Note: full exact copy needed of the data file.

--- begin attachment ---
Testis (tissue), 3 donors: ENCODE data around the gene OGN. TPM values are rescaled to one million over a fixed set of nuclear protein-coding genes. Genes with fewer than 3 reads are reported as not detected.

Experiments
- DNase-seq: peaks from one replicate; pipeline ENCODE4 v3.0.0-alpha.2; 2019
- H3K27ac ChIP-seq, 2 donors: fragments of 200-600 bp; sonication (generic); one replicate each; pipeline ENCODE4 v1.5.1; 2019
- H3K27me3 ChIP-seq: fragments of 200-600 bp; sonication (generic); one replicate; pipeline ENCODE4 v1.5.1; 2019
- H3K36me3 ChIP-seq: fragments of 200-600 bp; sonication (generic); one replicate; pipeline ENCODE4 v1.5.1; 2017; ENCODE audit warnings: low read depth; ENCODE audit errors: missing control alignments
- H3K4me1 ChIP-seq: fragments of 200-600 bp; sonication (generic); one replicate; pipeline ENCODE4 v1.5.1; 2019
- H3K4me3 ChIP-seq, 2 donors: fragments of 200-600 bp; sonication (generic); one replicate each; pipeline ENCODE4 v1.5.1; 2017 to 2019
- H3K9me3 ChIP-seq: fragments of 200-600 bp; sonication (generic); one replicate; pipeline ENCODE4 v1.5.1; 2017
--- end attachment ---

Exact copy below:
Testis (tissue), 3 donors: ENCODE data around the gene OGN. TPM values are rescaled to one million over a fixed set of nuclear protein-coding genes. Genes with fewer than 3 reads are reported as not detected.

Experiments
- DNase-seq: peaks from one replicate; pipeline ENCODE4 v3.0.0-alpha.2; 2019
- H3K27ac ChIP-seq, 2 donors: fragments of 200-600 bp; sonication (generic); one replicate each; pipeline ENCODE4 v1.5.1; 2019
- H3K27me3 ChIP-seq: fragments of 200-600 bp; sonication (generic); one replicate; pipeline ENCODE4 v1.5.1; 2019
- H3K36me3 ChIP-seq: fragments of 200-600 bp; sonication (generic); one replicate; pipeline ENCODE4 v1.5.1; 2017; ENCODE audit warnings: low read depth; ENCODE audit errors: missing control alignments
- H3K4me1 ChIP-seq: fragments of 200-600 bp; sonication (generic); one replicate; pipeline ENCODE4 v1.5.1; 2019
- H3K4me3 ChIP-seq, 2 donors: fragments of 200-600 bp; sonication (generic); one replicate each; pipeline ENCODE4 v1.5.1; 2017 to 2019
- H3K9me3 ChIP-seq: fragments of 200-600 bp; sonication (generic); one replicate; pipeline ENCODE4 v1.5.1; 2017